Home Grown: Marijuana and the Origins of Mexico's War on Drugs

Home Grown: Marijuana and the Origins of Mexico's War on Drugs

Home Grown: Marijuana and the Origins of Mexico's War on Drugs

Home Grown: Marijuana and the Origins of Mexico's War on Drugs


Historian Isaac Campos combines wide-ranging archival research with the latest scholarship on the social and cultural dimensions of drug-related behavior in this telling of marijuana's remarkable history in Mexico. Introduced in the sixteenth century by the Spanish, cannabis came to Mexico as an industrial fiber and symbol of European empire. But, Campos demonstrates, as it gradually spread to indigenous pharmacopoeias, then prisons and soldiers' barracks, it took on both a Mexican name--marijuana--and identity as a quintessentially "Mexican" drug. A century ago, Mexicans believed that marijuana could instantly trigger madness and violence in its users, and the drug was outlawed nationwide in 1920.
Home Grown thus traces the deep roots of the antidrug ideology and prohibitionist policies that anchor the drug-war violence that engulfs Mexico today. Campos also counters the standard narrative of modern drug wars, which casts global drug prohibition as a sort of informal American cultural colonization. Instead, he argues, Mexican ideas were the foundation for notions of "reefer madness" in the United States. This book is an indispensible guide for anyone who hopes to understand the deep and complex origins of marijuana's controversial place in North American history.


This story begins with a little-known Spaniard who, in the sixteenth century, introduced a plant called cannabis to the Americas. It ends with Mexico’s prohibition of that plant, by then called “marihuana,” in 1920. There is a lot of ground to cover in between. Thus, I would like to begin, by way of introduction, with a brief outline of the plot.

Around the year 1530, a conquistador named Pedro Quadrado left his small village near Seville and traveled to the New World. After actively participating in the ongoing conquest of Mexico, Quadrado received a coveted encomienda, or royal tribute and labor grant, to undertake the cultivation of cannabis there. He thus became the first person to cultivate this species in the Americas. That, anyway, is what he himself claimed, and probably with justification, for it was not until June 1545 that the Spanish Crown first ordered its subjects to sow cannabis in the New World. For the Spanish, cannabis was first and foremost a fiber plant. They called it cáñamo. Tall, green, and gangly, of round seeds and “abominable smell,” this was an extraordinarily common cultivar whose strong fibers, or hemp, made clothing, rope, and the broad and sturdy sails that powered the greatest sea-borne empire the world had ever known. Thus began the long journey of cannabis through Mexican history, one that would eventually see its meaning and identity radically transformed.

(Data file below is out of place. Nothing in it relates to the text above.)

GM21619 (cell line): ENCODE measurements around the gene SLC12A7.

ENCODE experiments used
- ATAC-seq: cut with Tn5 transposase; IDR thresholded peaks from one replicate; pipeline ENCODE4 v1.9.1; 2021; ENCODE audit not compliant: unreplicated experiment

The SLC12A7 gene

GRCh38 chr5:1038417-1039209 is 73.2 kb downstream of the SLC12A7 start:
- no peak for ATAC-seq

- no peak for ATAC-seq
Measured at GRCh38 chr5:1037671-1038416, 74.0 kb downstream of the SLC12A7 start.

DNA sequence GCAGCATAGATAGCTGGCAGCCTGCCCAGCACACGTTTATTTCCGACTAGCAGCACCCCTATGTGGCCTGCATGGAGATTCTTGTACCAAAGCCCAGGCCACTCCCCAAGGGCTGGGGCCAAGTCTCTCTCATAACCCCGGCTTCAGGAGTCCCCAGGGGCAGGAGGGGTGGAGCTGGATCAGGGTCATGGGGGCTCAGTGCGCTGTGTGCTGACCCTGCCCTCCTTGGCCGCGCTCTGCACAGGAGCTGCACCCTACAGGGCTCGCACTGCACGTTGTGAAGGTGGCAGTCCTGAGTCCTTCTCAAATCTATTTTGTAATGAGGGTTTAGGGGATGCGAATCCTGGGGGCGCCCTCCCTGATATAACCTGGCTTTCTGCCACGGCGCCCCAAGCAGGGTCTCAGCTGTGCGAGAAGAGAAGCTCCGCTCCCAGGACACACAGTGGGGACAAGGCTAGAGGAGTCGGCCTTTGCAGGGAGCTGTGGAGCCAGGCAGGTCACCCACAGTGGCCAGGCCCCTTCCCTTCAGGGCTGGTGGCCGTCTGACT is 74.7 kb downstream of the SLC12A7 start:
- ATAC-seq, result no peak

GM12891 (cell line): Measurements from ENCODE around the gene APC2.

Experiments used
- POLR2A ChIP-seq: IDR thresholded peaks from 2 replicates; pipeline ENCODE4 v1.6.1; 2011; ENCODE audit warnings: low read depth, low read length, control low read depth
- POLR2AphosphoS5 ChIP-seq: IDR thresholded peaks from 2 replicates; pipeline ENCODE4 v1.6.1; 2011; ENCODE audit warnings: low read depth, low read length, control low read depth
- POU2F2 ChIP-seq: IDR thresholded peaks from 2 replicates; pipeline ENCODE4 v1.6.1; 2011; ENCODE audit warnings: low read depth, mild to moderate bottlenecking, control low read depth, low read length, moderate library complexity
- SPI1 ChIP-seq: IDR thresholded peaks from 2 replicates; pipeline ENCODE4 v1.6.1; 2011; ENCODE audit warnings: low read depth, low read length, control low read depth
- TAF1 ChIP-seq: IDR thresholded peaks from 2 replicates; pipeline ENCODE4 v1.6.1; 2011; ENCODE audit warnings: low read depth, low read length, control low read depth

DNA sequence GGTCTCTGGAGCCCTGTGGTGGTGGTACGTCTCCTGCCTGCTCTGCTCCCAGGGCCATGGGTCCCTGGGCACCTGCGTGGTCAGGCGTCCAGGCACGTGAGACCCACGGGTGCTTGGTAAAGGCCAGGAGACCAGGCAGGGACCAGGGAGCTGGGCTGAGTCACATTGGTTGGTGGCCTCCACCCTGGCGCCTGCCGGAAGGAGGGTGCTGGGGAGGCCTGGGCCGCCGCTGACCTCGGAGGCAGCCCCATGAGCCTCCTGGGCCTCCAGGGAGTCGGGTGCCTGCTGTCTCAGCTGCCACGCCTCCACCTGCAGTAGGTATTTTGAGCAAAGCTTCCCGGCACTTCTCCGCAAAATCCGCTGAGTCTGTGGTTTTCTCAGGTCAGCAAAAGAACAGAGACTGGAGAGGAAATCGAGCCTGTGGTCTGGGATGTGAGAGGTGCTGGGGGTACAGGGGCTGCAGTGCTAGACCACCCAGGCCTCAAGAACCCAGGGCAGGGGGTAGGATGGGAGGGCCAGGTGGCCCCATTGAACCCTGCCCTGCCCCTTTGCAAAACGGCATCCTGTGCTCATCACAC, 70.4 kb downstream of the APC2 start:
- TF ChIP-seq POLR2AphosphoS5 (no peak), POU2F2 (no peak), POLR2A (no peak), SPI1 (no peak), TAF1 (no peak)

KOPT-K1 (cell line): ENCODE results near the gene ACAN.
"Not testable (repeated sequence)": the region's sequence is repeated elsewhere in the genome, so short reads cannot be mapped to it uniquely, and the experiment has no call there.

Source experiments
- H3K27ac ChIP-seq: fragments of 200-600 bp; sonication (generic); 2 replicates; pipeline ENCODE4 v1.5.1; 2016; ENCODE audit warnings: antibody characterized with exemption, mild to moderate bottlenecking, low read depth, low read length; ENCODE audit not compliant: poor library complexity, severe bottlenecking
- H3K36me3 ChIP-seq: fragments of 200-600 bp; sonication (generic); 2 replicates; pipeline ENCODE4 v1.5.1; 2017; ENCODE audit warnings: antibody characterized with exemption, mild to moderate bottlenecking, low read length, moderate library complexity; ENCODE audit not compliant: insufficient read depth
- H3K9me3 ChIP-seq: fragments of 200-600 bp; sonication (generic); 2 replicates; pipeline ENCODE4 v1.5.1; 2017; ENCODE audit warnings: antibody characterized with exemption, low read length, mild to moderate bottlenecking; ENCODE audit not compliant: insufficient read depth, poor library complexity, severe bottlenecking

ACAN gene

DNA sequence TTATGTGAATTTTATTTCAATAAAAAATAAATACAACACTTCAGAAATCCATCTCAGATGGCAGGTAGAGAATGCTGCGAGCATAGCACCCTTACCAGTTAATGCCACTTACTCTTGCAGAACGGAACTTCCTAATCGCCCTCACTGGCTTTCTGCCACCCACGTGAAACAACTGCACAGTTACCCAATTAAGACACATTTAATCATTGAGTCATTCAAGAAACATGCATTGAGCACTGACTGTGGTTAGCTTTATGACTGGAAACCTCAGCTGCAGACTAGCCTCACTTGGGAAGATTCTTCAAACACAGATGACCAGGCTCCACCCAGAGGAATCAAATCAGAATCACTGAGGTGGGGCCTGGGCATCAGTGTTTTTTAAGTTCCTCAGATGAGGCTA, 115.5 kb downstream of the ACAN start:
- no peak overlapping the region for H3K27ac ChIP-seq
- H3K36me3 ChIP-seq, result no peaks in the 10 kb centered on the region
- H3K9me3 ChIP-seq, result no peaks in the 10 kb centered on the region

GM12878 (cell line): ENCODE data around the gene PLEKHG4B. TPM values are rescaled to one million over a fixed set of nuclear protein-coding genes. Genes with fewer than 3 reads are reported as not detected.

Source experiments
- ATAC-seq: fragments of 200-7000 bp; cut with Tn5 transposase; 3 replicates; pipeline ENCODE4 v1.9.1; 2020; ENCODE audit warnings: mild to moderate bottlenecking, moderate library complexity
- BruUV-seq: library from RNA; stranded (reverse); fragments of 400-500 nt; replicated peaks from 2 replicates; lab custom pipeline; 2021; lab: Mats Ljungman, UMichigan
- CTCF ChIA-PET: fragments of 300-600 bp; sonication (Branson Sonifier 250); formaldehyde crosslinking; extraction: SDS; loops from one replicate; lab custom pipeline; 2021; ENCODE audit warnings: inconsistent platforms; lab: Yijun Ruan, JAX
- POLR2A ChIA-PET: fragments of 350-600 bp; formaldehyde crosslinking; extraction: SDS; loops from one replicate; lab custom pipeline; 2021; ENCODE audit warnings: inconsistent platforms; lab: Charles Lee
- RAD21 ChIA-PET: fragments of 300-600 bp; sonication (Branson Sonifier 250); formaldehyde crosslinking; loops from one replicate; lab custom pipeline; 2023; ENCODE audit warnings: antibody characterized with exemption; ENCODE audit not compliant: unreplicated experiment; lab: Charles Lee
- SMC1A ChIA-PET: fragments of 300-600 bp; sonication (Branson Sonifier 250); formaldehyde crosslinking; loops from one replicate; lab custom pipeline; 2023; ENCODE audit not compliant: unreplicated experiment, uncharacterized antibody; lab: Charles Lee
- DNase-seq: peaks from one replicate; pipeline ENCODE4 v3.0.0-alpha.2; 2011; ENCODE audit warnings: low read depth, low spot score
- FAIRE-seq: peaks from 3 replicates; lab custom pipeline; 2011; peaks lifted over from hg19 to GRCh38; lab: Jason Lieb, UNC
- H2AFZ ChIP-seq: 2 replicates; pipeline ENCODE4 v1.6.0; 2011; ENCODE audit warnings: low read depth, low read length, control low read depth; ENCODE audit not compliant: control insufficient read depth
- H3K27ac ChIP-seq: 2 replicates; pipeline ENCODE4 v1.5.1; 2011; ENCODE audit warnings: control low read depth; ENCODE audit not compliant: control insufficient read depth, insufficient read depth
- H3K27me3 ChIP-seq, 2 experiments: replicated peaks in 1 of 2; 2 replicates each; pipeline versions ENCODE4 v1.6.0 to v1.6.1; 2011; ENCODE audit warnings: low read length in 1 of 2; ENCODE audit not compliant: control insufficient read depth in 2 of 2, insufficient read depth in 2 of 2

The first signs of that transformation appeared in the 1770s. By then, cannabis had found its way into local medical-religious practice, and its seeds and leaves were sold by herb dealers under the name pipiltzintzintlis, or “the most noble princes.” Though still cherished by Spanish officials as an industrial fiber, there were growing rumors that, for Indians, it also facilitated visions, communion with the devil, and sometimes madness. Prohibitionist edicts briefly raised the profile of these noble princes, but the name pipiltzintzintlis would soon fade into obscurity, as would (temporarily) the drug use of cannabis in Mexico.

A new generation of nationalist botanists would rediscover cannabis drugs during the 1850s. These men become interested in cataloging Mexico’s “indigenous” natural wonders, and in the process they noted that “certain Mexicans” had begun smoking the stuff. The word pipiltzintzintlis was no longer in use, but two other local designations, both of which helped to reinforce the plant’s apparent indigeneity, had emerged: rosa maría and mariguana.

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